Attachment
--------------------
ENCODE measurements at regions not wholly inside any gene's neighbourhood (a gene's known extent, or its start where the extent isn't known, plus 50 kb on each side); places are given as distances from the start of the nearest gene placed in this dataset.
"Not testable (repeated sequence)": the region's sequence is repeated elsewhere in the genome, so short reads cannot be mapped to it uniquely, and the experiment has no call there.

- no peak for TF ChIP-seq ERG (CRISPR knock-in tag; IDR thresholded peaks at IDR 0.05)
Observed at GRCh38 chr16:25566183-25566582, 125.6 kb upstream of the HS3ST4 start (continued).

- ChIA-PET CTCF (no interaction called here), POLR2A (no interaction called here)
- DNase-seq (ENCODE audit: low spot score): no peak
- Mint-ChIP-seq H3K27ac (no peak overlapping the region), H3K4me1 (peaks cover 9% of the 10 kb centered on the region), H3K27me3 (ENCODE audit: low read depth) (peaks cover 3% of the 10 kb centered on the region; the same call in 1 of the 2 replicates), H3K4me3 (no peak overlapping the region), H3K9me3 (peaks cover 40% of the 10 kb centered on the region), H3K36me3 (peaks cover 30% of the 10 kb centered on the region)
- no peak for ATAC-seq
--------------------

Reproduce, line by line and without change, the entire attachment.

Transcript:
ENCODE measurements at regions not wholly inside any gene's neighbourhood (a gene's known extent, or its start where the extent isn't known, plus 50 kb on each side); places are given as distances from the start of the nearest gene placed in this dataset.
"Not testable (repeated sequence)": the region's sequence is repeated elsewhere in the genome, so short reads cannot be mapped to it uniquely, and the experiment has no call there.

- no peak for TF ChIP-seq ERG (CRISPR knock-in tag; IDR thresholded peaks at IDR 0.05)
Observed at GRCh38 chr16:25566183-25566582, 125.6 kb upstream of the HS3ST4 start (continued).

- ChIA-PET CTCF (no interaction called here), POLR2A (no interaction called here)
- DNase-seq (ENCODE audit: low spot score): no peak
- Mint-ChIP-seq H3K27ac (no peak overlapping the region), H3K4me1 (peaks cover 9% of the 10 kb centered on the region), H3K27me3 (ENCODE audit: low read depth) (peaks cover 3% of the 10 kb centered on the region; the same call in 1 of the 2 replicates), H3K4me3 (no peak overlapping the region), H3K9me3 (peaks cover 40% of the 10 kb centered on the region), H3K36me3 (peaks cover 30% of the 10 kb centered on the region)
- no peak for ATAC-seq